Commentaries | KERA News

Commentaries

KERA has refocused its approach to commentaries on the radio and the web. We aim to explore the issues of the day, but not in the type of pieces you’d routinely find on op-ed pages of newspapers. Instead, we do it through storytelling and personal experiences.  

Diversity is a primary goal – across politics, ethnicity, age, geography. KERA aims to sound more like North Texas, with a wide variety of voices covering a wide variety of topics.

Immediacy is key. When reflecting on a news event, the piece should be turned around within a couple of days. Airing more than a week after a news event is often too late. And, when a news event can be anticipated, we try to air the commentary the day of that event.

Brevity is crucial. The piece should not exceed three minutes. Read aloud and time the commentary before submitting it.

So is food for thought.  A good radio commentary gives the media consumer something to think about well after its presentation ends, not just the writer’s point of view.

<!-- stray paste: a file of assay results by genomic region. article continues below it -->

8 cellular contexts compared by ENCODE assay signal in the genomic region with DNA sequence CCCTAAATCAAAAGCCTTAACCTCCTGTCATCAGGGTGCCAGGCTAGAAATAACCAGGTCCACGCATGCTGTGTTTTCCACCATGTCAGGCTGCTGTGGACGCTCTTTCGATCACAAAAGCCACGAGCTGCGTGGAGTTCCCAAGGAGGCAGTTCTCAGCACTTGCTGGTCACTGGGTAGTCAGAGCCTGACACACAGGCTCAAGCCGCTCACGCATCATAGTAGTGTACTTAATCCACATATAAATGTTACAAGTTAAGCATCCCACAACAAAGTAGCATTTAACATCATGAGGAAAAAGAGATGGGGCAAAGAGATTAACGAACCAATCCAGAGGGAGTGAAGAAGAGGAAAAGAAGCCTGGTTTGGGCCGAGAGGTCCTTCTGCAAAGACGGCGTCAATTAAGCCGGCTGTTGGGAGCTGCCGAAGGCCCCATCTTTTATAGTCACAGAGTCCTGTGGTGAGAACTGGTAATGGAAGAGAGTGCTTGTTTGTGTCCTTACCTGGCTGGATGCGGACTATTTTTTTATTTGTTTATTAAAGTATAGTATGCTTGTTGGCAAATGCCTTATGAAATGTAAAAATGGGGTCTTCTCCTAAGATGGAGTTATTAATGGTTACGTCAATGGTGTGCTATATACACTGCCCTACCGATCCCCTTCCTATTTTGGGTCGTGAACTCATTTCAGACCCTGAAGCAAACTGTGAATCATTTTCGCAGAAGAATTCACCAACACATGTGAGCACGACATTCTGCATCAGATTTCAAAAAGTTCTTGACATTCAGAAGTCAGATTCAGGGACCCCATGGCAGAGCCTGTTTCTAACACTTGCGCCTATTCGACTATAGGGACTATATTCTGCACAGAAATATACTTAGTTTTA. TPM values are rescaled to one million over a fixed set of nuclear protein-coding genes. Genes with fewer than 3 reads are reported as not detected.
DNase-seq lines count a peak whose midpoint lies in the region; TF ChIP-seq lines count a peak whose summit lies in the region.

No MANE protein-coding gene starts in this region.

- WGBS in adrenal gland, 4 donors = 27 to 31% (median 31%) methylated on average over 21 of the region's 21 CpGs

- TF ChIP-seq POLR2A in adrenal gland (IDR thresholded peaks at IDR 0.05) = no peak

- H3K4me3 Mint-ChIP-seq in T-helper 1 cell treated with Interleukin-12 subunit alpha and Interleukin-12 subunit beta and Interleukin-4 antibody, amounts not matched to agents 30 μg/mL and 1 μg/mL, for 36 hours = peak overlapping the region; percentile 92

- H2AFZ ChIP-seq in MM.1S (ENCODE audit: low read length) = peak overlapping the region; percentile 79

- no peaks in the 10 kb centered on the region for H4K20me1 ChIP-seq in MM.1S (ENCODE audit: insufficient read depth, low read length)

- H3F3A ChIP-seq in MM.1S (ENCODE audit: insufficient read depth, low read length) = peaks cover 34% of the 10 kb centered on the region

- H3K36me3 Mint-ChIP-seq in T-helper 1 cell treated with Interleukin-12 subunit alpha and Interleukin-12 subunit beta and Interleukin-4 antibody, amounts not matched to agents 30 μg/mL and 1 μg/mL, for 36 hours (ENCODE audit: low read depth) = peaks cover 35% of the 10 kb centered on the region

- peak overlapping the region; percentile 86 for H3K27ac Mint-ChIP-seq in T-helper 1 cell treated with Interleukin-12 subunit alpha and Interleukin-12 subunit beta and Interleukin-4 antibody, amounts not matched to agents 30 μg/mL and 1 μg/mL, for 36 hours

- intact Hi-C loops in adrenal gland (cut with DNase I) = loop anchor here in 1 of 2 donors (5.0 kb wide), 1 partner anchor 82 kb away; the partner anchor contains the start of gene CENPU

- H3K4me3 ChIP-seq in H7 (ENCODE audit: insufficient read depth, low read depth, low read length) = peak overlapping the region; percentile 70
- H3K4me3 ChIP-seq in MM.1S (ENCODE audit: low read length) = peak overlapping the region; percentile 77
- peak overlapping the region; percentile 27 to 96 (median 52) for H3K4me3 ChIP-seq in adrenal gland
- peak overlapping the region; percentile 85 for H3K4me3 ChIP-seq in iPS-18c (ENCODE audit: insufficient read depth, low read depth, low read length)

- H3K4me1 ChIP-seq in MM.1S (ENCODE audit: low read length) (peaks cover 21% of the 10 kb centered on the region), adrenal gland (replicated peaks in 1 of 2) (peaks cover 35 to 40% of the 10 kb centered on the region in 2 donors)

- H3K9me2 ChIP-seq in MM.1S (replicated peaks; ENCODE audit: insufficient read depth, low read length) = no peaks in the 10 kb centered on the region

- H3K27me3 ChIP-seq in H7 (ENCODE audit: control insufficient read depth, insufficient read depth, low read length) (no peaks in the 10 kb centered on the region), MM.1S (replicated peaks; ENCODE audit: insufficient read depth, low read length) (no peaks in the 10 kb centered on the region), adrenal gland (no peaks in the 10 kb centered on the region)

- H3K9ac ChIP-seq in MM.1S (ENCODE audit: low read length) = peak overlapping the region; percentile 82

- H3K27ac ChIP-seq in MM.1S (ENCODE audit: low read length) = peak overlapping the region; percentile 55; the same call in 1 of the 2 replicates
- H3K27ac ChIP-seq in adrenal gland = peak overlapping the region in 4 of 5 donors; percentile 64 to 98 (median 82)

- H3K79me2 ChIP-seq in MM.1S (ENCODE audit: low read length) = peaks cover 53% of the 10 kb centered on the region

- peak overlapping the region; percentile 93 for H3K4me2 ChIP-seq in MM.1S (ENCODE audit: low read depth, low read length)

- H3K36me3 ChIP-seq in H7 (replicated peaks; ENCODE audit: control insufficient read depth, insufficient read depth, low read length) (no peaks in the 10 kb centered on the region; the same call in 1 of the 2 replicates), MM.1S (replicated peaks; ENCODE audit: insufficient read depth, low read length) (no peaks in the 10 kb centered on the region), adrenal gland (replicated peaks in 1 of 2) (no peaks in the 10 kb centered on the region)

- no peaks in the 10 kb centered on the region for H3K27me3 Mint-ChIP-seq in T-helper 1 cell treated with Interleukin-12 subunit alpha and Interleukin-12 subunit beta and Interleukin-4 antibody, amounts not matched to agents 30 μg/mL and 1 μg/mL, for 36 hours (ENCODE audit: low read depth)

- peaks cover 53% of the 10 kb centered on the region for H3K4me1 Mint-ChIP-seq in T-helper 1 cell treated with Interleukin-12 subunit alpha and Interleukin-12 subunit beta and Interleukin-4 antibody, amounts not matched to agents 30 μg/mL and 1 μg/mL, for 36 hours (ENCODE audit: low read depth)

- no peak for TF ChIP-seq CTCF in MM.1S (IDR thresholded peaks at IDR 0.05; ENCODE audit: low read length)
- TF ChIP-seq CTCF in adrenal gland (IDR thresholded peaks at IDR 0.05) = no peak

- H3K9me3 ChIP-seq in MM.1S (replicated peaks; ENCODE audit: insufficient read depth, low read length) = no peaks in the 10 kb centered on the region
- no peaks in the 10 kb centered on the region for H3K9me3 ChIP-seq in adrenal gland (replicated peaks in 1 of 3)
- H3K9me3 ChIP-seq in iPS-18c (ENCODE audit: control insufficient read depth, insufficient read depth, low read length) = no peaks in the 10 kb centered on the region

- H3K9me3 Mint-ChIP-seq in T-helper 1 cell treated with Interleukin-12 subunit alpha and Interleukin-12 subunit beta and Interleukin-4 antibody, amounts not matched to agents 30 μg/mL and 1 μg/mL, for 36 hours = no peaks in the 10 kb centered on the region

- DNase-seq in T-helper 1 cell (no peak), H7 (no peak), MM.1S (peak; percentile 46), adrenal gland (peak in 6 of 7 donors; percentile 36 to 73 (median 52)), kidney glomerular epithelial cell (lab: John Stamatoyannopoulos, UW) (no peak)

Here are a few examples that fit the criteria:

How To Submit

Submit commentaries by email, with a suggested two-sentence host introduction and a one-sentence “tagline” for the host to read that describes the commentator (Ex: “Jane Doe is a writer from Dallas.”) Please include your complete contact information: email address, phone number, Twitter and Facebook handles.

Whom To Contact

Sam Baker, Senior Editor

Email: sbaker@kera.org | Phone: 214-740-9244 | Twitter: @srbkera

Dallas, TX –

It started innocently enough. My daughter needed the karaoke version of a song she wanted to sing in her school's pop show. And she needed it fast, like tomorrow morning.